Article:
Early Success, Marriage

In 1771, Cimarosa graduated from the conservatory.  He may have taken lessons from the opera composer Niccolò Piccinni after that, but, whatever the case, Cimarosa’s own career was soon established.  His first opera, Le stravaganze del conte was performed in Naples in 1772.  A string of other comic operas followed in the next six years, all written for Naples.

Cimarosa married Constanza Suffi, daughter of the singer Cecilia Checcucci Suffi, in 1777.  Constanza died the following year.  Not long afterwards, the composer married Gaetana Pallante.

Despite the public demand for his operas, Cimarosa had little luck finding a permanent position.  He had been appointed as one of the extra organists to the royal chapel in Naples in 1779, but the position did not include a salary.  Sometime in the early 1780s, however, Cimarosa was appointed head of a conservatory in Venice, the Ospedaletto.  It is not clear how much time he actually spent in Venice, especially since he was promoted to second organist of the Neapolitan royal chapel in 1785.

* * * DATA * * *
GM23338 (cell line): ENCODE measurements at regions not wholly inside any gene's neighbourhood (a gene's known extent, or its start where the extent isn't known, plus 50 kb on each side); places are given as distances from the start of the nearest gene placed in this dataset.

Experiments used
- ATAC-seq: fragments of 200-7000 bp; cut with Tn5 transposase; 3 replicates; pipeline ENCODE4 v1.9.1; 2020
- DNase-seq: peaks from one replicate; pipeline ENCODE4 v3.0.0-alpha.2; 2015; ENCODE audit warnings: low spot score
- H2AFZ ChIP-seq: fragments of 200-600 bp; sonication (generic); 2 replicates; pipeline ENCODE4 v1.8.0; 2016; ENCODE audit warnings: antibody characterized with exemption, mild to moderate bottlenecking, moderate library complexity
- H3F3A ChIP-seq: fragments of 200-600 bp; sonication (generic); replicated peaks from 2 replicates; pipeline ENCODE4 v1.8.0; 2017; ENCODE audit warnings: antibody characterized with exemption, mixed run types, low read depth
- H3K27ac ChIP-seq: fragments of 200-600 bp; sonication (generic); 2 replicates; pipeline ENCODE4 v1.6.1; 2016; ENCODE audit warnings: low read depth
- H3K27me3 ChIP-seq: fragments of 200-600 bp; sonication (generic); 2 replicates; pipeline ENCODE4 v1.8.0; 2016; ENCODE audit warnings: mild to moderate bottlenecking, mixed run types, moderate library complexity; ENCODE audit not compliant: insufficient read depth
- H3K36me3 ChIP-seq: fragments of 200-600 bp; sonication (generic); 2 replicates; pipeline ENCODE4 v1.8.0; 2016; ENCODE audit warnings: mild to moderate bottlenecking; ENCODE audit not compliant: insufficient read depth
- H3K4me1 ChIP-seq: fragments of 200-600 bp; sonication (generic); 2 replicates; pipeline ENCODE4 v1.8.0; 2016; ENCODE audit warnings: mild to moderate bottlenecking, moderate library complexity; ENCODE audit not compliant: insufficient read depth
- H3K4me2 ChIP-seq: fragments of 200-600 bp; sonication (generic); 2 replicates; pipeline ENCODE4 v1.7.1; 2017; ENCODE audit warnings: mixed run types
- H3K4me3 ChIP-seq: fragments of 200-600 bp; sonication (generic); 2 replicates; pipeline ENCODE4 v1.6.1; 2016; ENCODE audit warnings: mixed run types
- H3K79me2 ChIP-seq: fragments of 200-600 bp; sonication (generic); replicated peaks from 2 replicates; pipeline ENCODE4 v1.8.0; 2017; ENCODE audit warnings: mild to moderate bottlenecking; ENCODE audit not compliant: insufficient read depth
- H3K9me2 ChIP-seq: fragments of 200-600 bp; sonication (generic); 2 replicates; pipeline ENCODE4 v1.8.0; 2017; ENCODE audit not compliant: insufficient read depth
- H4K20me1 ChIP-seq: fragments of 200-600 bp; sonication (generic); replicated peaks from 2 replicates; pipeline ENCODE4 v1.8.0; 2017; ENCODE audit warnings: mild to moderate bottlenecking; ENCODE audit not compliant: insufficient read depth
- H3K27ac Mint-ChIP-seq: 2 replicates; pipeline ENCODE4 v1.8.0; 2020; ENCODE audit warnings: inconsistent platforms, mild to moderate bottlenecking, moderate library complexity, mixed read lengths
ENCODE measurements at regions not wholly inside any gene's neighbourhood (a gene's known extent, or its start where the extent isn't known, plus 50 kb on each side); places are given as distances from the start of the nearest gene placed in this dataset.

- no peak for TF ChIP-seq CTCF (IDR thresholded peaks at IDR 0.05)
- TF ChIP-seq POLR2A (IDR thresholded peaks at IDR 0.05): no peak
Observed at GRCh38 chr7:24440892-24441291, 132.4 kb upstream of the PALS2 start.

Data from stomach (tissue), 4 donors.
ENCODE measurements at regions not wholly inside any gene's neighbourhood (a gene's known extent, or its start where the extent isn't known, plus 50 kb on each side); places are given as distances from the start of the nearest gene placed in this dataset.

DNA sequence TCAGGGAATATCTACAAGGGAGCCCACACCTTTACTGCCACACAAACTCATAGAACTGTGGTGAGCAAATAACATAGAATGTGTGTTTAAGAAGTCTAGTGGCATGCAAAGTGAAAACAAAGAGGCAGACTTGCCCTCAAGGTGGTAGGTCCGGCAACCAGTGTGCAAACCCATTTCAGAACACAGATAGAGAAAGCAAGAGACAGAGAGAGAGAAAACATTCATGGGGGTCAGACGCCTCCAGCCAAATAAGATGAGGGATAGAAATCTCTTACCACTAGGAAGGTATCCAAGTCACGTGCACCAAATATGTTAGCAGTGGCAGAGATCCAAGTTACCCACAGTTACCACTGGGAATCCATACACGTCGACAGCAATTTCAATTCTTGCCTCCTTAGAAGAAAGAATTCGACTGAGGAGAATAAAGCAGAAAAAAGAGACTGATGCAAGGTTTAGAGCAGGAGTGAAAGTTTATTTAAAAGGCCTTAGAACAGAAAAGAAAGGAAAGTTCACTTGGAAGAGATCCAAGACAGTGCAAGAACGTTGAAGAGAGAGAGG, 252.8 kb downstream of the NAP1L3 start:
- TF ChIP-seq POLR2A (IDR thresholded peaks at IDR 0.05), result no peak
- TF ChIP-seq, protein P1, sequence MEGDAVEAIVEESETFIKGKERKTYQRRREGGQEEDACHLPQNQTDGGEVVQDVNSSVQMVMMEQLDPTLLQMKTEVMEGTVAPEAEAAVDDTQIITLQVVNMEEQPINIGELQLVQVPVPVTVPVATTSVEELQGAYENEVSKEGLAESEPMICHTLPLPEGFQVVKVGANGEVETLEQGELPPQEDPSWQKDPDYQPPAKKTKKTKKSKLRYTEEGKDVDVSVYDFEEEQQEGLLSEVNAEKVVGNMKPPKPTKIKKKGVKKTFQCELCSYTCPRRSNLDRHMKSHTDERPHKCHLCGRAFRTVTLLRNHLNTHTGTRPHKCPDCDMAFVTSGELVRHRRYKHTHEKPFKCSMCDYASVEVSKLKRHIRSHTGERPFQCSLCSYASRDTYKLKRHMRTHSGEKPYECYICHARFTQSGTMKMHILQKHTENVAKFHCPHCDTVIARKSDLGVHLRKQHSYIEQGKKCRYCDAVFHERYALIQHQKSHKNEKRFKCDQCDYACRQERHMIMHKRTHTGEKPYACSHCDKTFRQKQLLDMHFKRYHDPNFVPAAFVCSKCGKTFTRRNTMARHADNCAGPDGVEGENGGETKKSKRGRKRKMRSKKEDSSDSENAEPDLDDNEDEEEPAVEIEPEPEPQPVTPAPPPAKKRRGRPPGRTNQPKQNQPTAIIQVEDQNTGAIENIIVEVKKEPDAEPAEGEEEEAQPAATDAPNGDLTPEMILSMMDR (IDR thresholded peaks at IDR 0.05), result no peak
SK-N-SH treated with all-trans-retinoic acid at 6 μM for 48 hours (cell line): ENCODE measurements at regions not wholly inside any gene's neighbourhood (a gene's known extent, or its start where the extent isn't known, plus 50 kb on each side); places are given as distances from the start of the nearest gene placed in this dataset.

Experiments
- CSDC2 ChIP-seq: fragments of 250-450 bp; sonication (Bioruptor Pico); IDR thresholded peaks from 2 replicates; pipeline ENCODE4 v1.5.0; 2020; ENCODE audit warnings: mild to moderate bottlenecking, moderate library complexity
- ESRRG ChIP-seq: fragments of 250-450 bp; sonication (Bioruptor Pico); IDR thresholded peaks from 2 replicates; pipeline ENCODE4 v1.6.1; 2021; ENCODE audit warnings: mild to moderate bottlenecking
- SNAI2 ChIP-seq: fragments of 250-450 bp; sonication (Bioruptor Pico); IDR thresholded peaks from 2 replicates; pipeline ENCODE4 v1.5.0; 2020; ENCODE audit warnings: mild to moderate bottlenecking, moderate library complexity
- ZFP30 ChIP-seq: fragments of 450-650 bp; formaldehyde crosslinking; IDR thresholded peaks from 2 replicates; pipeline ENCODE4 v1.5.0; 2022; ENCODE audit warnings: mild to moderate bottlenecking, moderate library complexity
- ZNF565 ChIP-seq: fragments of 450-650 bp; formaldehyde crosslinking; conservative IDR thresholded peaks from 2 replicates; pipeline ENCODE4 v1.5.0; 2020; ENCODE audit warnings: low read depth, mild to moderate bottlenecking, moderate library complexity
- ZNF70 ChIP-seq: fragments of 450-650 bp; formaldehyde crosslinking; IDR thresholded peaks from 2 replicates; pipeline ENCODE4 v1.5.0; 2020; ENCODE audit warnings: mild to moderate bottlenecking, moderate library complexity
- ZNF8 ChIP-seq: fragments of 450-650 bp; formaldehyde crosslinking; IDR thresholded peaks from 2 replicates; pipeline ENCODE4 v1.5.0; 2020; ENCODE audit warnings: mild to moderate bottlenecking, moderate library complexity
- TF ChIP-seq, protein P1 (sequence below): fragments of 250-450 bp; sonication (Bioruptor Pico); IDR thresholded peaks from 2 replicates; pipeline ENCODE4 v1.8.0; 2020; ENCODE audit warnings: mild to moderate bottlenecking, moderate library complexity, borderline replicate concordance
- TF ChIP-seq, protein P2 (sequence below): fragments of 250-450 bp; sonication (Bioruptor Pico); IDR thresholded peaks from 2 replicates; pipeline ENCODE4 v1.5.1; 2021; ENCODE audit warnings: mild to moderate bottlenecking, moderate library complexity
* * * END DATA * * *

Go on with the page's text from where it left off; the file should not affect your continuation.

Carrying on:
At the Court of Catherine the Great

Two years after he became second organist, a far more prestigious situation was offered to Cimarosa: that of maestro di cappella at the court of Catherine II in St. Petersburg.  Although Italian opera was still something of a novelty in Russia, Cimarosa was not the first opera composer of renown to accept this position.  His predecessors included Baldassare Galuppi, Tommaso Traetta, and Giovanni Paisiello.

Cimarosa’s voyage to Russia was of necessity a long, drawn-out affair.  He and his wife stopped first in Livorno, where they were welcomed by Leopold II, Grand Duke of Tuscany.  The Cimarosas then made their way to Parma and Vienna, both of which, like Livorno, were controlled by the Hapsburg family. Finally, after a stop in Warsaw, Cimarosa and his wife arrived in St. Petersburg on December 3, 1787.